About us

Reconnecting Grantham to its historic landscape

We're working with the National Trust, supported by the National Lottery Heritage Fund, to link Londonthorpe Woods and Bellmount, the eastern part of the Belton House estate. The project will unite accessible green space on the edge of Grantham to help even more people experience nature on their doorstep.

Discover how we're reconnecting Grantham to its historic landscape

Wildlife and habitats

Animals

Londonthorpe Woods' wildflower meadows are filled with an abundance of butterflies, while in the grassland areas watch out for a glimpse of a grass snake. Look to the trees for the sight of a great spotted woodpecker and to the skies for a chance to see a kestrel hovering over its prey.

Cattle are also put to work on site as part of a programme of conservation grazing. They help keep vigorous scrub plants in check and keep grassland areas open for a range of important species.

Look out for:

Trees, plants and fungi

From the first tree planting back in 1993, Londonthorpe Woods has developed into established woodland. Look out for broadleaf trees such as ash, oak, birch and field maple, with meadow areas ablaze with wild flowers, including common spotted orchid, cornflower, oxeye daisy, knapweed and cowslip. The more mature woodland higher up on the site even contains plants indicative of ancient woodland, such as wood anemone, enchanter’s nightshade and dog’s mercury.

Look out for:

Habitats

The mix of open space, high forest, ponds, areas of scrub and woodland rides makes a visit to Londonthorpe Woods an interesting and varied experience.

Explore:

History of Londonthorpe Woods

In the 1800s, Londonthorpe Woods was part of the land belonging to the Brownlow family, who owned much of the land in the area, which they rented out to tenant farmers.

We acquired the site in 1991, with an adjoining 30 acres purchased in 1994. We began planting in three phases between 1993 and 1995. Mixed, predominantly native broadleaf species were planted in phase one, with large areas of retained grassland and smaller, more scattered groups planted in the second and third phases. The planting design aimed to reflect the wider landscape, in particular that of neighbouring Belton House.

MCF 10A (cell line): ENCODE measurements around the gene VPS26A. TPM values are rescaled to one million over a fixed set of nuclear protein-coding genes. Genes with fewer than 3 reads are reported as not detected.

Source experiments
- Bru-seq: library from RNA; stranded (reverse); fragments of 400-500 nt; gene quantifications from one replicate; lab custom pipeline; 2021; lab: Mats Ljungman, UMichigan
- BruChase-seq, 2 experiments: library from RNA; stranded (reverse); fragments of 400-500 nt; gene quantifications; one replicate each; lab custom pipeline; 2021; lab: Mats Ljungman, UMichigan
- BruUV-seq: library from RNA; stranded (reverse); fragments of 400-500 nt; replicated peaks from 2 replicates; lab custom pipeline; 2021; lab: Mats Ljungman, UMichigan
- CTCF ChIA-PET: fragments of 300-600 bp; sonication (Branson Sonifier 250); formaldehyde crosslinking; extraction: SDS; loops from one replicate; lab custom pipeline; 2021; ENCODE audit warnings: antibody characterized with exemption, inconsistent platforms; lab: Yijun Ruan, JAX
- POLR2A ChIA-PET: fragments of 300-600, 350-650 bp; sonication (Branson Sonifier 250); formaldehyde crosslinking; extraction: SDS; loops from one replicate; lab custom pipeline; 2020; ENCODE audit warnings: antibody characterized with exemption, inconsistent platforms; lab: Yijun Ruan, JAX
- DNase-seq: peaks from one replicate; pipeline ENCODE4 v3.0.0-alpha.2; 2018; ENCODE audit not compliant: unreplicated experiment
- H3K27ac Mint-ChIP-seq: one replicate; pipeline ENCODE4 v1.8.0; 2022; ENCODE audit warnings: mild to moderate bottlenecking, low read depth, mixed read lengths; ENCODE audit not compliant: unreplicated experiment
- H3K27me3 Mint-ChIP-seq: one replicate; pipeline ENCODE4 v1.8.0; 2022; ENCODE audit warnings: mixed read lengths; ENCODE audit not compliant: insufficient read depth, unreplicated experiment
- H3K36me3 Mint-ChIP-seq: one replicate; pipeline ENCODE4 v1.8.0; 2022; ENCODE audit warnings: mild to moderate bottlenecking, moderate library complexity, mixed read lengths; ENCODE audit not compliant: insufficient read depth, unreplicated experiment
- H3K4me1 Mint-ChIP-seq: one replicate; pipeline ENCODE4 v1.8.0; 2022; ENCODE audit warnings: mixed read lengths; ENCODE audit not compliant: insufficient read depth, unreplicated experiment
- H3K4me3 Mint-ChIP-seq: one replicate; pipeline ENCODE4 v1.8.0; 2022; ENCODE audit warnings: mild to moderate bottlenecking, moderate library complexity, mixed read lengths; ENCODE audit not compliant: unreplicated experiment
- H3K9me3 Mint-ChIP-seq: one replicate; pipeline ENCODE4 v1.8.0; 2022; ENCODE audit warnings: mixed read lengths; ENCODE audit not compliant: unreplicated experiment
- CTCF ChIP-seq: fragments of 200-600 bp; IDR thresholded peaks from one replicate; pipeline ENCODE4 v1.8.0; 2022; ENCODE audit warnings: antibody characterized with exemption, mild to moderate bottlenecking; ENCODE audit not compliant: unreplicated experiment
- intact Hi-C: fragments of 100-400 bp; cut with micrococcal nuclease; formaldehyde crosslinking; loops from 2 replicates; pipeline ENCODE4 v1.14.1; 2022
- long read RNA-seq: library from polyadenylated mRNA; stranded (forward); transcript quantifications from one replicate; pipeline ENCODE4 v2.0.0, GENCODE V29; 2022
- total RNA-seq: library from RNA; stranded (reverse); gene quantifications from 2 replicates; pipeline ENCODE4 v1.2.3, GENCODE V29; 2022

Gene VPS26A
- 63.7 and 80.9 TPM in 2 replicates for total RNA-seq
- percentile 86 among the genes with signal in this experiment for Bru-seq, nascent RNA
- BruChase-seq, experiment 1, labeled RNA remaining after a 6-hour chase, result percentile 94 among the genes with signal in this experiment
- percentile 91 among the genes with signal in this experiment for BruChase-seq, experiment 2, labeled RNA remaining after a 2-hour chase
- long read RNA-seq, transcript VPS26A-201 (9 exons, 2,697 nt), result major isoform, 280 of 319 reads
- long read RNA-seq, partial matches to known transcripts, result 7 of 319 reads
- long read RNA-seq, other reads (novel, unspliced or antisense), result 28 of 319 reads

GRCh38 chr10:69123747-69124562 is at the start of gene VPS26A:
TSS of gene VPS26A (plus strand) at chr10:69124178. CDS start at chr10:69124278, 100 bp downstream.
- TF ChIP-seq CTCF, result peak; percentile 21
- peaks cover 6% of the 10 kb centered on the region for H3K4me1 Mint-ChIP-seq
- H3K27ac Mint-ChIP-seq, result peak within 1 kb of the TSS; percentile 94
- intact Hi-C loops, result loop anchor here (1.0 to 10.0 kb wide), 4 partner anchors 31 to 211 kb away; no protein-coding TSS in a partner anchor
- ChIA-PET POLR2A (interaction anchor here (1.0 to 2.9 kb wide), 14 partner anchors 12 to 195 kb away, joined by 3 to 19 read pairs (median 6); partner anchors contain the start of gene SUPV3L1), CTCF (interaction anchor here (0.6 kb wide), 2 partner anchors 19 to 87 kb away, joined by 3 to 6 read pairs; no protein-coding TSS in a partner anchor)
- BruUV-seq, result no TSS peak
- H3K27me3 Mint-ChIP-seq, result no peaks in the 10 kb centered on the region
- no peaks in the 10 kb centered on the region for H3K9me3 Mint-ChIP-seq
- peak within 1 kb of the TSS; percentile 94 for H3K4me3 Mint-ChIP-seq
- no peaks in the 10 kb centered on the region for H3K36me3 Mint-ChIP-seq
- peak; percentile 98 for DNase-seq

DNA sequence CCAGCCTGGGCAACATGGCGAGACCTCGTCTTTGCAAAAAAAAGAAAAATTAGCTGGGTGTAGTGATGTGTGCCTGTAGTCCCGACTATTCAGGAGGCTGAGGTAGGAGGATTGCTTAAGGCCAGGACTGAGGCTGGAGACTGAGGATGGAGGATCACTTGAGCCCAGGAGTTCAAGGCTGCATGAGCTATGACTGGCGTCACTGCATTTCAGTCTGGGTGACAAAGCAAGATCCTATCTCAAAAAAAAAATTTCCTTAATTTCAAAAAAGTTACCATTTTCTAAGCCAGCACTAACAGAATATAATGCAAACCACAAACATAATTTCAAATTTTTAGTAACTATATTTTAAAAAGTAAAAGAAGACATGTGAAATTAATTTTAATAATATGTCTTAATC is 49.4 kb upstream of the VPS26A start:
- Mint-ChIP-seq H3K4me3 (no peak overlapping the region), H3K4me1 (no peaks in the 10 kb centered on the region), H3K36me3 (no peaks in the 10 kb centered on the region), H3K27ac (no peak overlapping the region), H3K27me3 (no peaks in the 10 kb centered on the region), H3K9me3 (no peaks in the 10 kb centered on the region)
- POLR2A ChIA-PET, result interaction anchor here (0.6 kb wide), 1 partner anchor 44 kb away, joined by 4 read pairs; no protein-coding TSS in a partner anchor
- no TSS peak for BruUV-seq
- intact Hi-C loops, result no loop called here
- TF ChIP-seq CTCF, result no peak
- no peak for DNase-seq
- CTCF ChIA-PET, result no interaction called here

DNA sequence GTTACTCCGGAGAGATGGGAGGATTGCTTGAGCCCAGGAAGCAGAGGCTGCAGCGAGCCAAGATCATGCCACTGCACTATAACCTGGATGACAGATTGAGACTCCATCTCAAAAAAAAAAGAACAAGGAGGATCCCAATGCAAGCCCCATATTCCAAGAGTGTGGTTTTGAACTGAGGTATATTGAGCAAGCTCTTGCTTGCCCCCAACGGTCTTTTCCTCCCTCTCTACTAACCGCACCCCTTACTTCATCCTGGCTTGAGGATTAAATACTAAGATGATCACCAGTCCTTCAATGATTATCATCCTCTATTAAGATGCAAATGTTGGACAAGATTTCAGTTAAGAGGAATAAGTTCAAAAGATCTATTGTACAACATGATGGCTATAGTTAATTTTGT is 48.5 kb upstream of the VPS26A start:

Dedication bench at Watkins Wood

Dedicate at this wood

This wood is one of more than 50 across the UK where it's possible to dedicate trees, benches or larger areas of woodland. Mark a special occasion or celebrate the life of a loved one with a meaningful gesture that lasts. 

Choose a dedication

Things to do at Londonthorpe Woods and Bellmount

Walking

We’ve opened up access between Londonthorpe Woods and Bellmount, the eastern part of the Belton House estate, with 225 hectares for you to explore. Path networks consisting of mown tracks and unsurfaced paths offer plenty of routes to follow around both sites.

Events

We hold events at Londonthorpe Woods and Bellmount throughout the year, from guided walks to the national Heritage Open Days and an online lecture series.

Find an event happening soon.

Volunteering

Would you like to volunteer at Londonthorpe and Bellmount to help us with wildlife monitoring, general maintenance and other important tasks? Perhaps you fancy helping out at our events or with welcoming visitors to the wood? We're regularly adding new roles to our volunteering team and welcome your support.

Keep an eye on our volunteering opportunities.

Early purple orchid with blurred background

A lasting legacy

This wood is just one of many to have been protected by gifts in wills, securing it for generations to come. Your legacy gift could also make a real difference to woods, trees and wildlife.

Learn what your gift could mean

Download

Londonthorpe Woods Management Plan

PDF  (155 KB)